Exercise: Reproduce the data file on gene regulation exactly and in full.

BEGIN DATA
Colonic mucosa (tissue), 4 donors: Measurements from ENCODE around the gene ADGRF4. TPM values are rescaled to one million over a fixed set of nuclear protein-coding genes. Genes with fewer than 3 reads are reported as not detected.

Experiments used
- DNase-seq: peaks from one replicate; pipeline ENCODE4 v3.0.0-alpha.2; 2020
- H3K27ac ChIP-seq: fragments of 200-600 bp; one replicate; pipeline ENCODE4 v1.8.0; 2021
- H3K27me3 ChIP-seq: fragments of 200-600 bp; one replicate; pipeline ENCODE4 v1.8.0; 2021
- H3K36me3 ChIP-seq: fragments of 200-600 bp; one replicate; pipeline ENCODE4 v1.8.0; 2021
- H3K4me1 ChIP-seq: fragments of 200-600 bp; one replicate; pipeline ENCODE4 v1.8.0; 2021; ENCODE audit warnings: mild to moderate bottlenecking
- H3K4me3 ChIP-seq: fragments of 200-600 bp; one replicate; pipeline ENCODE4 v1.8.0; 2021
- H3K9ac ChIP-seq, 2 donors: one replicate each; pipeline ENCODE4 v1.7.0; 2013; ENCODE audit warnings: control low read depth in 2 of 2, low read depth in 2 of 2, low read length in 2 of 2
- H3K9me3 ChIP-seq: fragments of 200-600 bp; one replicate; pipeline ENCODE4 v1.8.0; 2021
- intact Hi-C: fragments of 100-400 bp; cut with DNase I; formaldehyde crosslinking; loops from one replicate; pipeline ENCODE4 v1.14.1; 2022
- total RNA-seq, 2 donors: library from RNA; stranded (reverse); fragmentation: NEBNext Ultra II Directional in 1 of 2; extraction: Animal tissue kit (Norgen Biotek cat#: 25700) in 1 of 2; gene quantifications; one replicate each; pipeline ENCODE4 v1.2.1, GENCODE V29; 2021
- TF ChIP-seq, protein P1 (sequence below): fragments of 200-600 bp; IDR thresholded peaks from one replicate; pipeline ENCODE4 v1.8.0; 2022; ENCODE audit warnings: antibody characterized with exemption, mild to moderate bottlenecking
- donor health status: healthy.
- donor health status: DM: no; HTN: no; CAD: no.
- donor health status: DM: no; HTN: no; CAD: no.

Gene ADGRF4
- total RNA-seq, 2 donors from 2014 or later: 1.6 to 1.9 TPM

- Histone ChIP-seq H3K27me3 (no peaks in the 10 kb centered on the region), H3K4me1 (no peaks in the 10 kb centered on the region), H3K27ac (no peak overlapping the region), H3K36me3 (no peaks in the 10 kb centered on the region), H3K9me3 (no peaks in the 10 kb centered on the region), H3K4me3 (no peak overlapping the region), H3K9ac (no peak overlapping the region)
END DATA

Colonic mucosa (tissue), 4 donors: Measurements from ENCODE around the gene ADGRF4. TPM values are rescaled to one million over a fixed set of nuclear protein-coding genes. Genes with fewer than 3 reads are reported as not detected.

Experiments used
- DNase-seq: peaks from one replicate; pipeline ENCODE4 v3.0.0-alpha.2; 2020
- H3K27ac ChIP-seq: fragments of 200-600 bp; one replicate; pipeline ENCODE4 v1.8.0; 2021
- H3K27me3 ChIP-seq: fragments of 200-600 bp; one replicate; pipeline ENCODE4 v1.8.0; 2021
- H3K36me3 ChIP-seq: fragments of 200-600 bp; one replicate; pipeline ENCODE4 v1.8.0; 2021
- H3K4me1 ChIP-seq: fragments of 200-600 bp; one replicate; pipeline ENCODE4 v1.8.0; 2021; ENCODE audit warnings: mild to moderate bottlenecking
- H3K4me3 ChIP-seq: fragments of 200-600 bp; one replicate; pipeline ENCODE4 v1.8.0; 2021
- H3K9ac ChIP-seq, 2 donors: one replicate each; pipeline ENCODE4 v1.7.0; 2013; ENCODE audit warnings: control low read depth in 2 of 2, low read depth in 2 of 2, low read length in 2 of 2
- H3K9me3 ChIP-seq: fragments of 200-600 bp; one replicate; pipeline ENCODE4 v1.8.0; 2021
- intact Hi-C: fragments of 100-400 bp; cut with DNase I; formaldehyde crosslinking; loops from one replicate; pipeline ENCODE4 v1.14.1; 2022
- total RNA-seq, 2 donors: library from RNA; stranded (reverse); fragmentation: NEBNext Ultra II Directional in 1 of 2; extraction: Animal tissue kit (Norgen Biotek cat#: 25700) in 1 of 2; gene quantifications; one replicate each; pipeline ENCODE4 v1.2.1, GENCODE V29; 2021
- TF ChIP-seq, protein P1 (sequence below): fragments of 200-600 bp; IDR thresholded peaks from one replicate; pipeline ENCODE4 v1.8.0; 2022; ENCODE audit warnings: antibody characterized with exemption, mild to moderate bottlenecking
- donor health status: healthy.
- donor health status: DM: no; HTN: no; CAD: no.
- donor health status: DM: no; HTN: no; CAD: no.

Gene ADGRF4
- total RNA-seq, 2 donors from 2014 or later: 1.6 to 1.9 TPM

- Histone ChIP-seq H3K27me3 (no peaks in the 10 kb centered on the region), H3K4me1 (no peaks in the 10 kb centered on the region), H3K27ac (no peak overlapping the region), H3K36me3 (no peaks in the 10 kb centered on the region), H3K9me3 (no peaks in the 10 kb centered on the region), H3K4me3 (no peak overlapping the region), H3K9ac (no peak overlapping the region)